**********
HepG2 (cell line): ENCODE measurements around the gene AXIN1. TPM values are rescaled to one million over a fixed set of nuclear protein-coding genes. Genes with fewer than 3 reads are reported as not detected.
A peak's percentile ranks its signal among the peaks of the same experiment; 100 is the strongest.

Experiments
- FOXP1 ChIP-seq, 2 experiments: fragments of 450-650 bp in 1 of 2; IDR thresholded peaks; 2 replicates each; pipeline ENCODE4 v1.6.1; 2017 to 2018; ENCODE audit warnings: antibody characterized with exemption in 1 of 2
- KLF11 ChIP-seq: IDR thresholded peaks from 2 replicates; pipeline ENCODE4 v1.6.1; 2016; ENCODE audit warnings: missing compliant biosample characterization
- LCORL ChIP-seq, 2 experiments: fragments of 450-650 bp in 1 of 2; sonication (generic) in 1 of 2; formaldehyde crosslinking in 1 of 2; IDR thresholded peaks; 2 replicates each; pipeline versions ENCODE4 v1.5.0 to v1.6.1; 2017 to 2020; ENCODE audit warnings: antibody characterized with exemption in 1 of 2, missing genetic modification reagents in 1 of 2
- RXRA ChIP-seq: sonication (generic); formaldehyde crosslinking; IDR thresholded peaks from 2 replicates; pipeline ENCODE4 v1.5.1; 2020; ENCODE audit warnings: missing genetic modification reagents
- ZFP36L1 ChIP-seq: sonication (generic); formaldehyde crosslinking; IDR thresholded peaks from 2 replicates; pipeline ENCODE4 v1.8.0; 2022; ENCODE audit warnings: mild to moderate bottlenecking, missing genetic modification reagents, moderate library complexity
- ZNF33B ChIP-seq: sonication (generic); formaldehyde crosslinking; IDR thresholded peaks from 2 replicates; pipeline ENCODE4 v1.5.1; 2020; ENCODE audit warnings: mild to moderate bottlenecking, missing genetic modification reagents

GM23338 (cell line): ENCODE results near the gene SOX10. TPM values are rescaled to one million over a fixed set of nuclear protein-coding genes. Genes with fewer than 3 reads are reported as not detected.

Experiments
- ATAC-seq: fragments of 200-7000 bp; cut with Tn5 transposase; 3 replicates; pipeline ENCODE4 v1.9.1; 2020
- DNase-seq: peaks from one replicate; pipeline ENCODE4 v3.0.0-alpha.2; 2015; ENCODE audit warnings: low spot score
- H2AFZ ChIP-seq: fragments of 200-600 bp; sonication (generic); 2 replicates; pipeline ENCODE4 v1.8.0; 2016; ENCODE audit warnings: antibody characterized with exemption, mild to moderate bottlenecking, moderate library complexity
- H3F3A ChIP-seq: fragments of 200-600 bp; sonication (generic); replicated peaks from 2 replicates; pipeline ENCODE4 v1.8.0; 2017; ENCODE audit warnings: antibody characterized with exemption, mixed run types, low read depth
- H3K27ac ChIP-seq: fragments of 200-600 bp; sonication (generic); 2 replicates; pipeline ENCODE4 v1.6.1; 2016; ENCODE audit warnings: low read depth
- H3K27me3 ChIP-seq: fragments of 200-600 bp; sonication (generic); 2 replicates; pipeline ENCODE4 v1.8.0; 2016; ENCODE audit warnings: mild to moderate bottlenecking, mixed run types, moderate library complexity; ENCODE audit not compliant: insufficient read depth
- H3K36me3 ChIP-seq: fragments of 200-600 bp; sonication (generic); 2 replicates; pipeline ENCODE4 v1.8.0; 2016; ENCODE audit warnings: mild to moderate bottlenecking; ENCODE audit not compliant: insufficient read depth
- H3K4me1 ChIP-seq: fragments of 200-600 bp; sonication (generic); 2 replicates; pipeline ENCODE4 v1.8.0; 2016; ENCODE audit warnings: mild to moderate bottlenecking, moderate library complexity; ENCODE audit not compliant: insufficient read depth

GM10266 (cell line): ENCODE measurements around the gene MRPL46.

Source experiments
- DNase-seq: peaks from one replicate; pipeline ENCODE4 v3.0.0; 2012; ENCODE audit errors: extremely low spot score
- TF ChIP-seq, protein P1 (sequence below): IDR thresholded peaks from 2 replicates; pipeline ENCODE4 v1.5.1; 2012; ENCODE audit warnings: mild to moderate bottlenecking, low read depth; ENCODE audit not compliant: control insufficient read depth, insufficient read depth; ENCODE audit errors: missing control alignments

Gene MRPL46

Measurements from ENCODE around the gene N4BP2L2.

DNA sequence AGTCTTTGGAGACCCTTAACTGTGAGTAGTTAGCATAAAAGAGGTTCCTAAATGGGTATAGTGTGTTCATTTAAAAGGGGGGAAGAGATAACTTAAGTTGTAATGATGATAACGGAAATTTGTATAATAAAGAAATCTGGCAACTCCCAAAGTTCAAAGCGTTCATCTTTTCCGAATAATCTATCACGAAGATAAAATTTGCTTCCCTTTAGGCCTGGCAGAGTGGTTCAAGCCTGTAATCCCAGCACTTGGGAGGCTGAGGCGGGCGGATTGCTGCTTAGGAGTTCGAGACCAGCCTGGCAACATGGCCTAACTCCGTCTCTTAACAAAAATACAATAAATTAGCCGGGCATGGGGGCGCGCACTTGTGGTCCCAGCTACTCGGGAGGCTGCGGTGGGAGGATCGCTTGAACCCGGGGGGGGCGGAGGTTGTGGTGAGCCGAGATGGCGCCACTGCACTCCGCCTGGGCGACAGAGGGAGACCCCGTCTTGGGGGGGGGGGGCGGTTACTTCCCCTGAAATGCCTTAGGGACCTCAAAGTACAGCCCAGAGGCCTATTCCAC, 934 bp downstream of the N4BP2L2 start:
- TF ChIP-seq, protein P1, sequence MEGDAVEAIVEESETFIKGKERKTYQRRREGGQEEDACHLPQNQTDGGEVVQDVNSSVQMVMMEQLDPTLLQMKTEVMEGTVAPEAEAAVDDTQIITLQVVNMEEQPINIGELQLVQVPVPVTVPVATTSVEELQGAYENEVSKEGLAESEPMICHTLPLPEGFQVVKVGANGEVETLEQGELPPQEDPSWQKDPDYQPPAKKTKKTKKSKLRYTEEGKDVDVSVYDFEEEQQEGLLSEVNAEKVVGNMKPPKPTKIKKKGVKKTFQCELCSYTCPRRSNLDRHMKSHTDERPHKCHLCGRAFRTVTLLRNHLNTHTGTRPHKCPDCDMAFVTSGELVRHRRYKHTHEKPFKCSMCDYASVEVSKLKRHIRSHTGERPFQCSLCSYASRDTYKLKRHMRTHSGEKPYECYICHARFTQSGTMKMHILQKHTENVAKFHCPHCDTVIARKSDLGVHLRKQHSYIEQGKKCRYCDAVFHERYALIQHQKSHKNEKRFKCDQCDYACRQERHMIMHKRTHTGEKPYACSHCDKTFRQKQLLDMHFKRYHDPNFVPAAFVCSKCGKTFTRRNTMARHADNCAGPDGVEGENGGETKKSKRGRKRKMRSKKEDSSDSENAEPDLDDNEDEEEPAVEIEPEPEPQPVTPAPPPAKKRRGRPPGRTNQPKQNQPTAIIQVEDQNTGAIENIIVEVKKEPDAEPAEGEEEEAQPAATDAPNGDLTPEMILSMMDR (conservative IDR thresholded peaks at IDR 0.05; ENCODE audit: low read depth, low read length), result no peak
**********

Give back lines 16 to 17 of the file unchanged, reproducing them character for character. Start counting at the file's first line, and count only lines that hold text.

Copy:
- H3K27ac ChIP-seq: fragments of 200-600 bp; sonication (generic); 2 replicates; pipeline ENCODE4 v1.6.1; 2016; ENCODE audit warnings: low read depth
- H3K27me3 ChIP-seq: fragments of 200-600 bp; sonication (generic); 2 replicates; pipeline ENCODE4 v1.8.0; 2016; ENCODE audit warnings: mild to moderate bottlenecking, mixed run types, moderate library complexity; ENCODE audit not compliant: insufficient read depth